Cashless Banks Raise Concerns in Australia

Jun 3, 2024

Australia’s Macquarie Bank is going fully cashless, with critics raising concerns about the resilience, privacy and security of digital-only transactions. reports that the bank has committed to ‘a fully digital model’ and in addition to phasing out cash and cheque services, it has also stopped offering phone banking. It has additionally ended an agreement with National Australia Bank (NAB) that enabled its customers to make deposits and withdrawals via cash and cheque at NAB branches.

While Macquarie claims digital payments are ‘safer, quicker and more convenient’, concerns have been raised, with Macquarie University lecturer Dr Chris Vasantkumar pointing out: ‘some folks—indeed some societies—have serious concerns about lack of privacy’ and, despite the best efforts of the financial sector, cash is ‘unlikely to go away completely’.

One person’s transparency is another person’s surveillance. How much information about our economic behaviour are we comfortable giving up?
"Dr Chris Vasantkumar, Macquarie University

Dr Angel Zhong, an associate professor of finance at the Royal Melbourne Institute of Technology, also believes that while cashless payment may become the dominant means of payment, ‘[that] does not mean cash as a legal tender will lose value of disappear from society.’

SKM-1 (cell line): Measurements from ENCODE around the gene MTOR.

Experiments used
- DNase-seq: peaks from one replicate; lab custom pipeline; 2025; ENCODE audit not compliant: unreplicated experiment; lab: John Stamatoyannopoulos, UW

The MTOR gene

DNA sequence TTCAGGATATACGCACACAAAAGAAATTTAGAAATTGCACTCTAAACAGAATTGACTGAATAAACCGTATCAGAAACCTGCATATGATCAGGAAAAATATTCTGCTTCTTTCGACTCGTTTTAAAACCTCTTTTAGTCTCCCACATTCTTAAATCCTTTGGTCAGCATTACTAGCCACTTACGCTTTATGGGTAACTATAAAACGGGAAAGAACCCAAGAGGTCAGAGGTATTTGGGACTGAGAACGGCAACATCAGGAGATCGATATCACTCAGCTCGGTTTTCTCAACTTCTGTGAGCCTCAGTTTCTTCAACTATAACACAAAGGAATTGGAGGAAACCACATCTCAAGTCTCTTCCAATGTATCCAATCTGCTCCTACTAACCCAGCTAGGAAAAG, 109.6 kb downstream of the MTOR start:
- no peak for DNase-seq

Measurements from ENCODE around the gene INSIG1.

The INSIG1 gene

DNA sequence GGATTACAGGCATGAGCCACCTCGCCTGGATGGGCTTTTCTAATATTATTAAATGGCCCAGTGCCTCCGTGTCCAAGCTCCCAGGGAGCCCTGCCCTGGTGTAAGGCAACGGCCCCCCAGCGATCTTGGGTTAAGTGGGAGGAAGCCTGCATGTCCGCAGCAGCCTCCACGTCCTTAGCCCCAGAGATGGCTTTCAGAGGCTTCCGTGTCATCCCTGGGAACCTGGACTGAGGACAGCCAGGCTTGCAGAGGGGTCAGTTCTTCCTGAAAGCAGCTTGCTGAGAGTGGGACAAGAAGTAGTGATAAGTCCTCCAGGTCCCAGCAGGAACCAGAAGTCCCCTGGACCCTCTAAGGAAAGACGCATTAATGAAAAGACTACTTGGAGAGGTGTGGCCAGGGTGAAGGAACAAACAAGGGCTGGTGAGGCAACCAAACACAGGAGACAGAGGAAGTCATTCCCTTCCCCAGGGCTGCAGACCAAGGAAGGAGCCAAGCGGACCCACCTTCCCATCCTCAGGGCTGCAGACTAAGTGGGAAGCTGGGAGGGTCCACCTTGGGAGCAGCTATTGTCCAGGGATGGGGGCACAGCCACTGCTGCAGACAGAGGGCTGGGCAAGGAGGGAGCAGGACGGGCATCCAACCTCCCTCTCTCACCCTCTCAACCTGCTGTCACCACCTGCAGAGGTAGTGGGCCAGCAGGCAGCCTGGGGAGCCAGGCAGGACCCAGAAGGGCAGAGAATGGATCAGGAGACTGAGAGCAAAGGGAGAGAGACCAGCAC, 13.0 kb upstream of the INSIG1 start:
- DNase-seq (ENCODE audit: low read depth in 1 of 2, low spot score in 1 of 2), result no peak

[People] may worry about their transaction data being tracked and analysed by corporations or government agencies. [Also,] digital payment systems can sometimes be vulnerable to technology outage, hacking or fraud.
"Dr Angel Zhong, Royal Melbourne Institute of Technology

Arguments around digital transactions reducing crime are also challenged by evidence that today’s criminals operate cashlessly, and are developing a range of ways in which to exploit digital transactions. Researchers for UK-based We Fight Fraud say the modern criminal prefers ‘socially-distanced bank transfers, online fraud and illicit sales via social media.’ The proceeds of illegal activities are increasingly being laundered via bank transfers, with ‘fintech organisations and companies being used to facilitate fraud.’

On an individual level, the critical issue is personal choice. People should be able to select the best payment option on a transaction-by-transaction basis, taking into consideration who they are paying and what they are buying, as well as their personal circumstances and priorities. On a societal level, resilience is a key consideration, with cash operating 24/7 and offline, versus digital payments that are vulnerable to infrastructure outages arising from issues such as IT system faults, local power outages or disasters such as wildfires or flooding.

Ensuring cash remains accessible and usable will ensure those who prefer or depend on it are included within the economy, and those who prefer cashless always have a backup for occasions when digital options fail.

Last Updated: Jun 3, 2024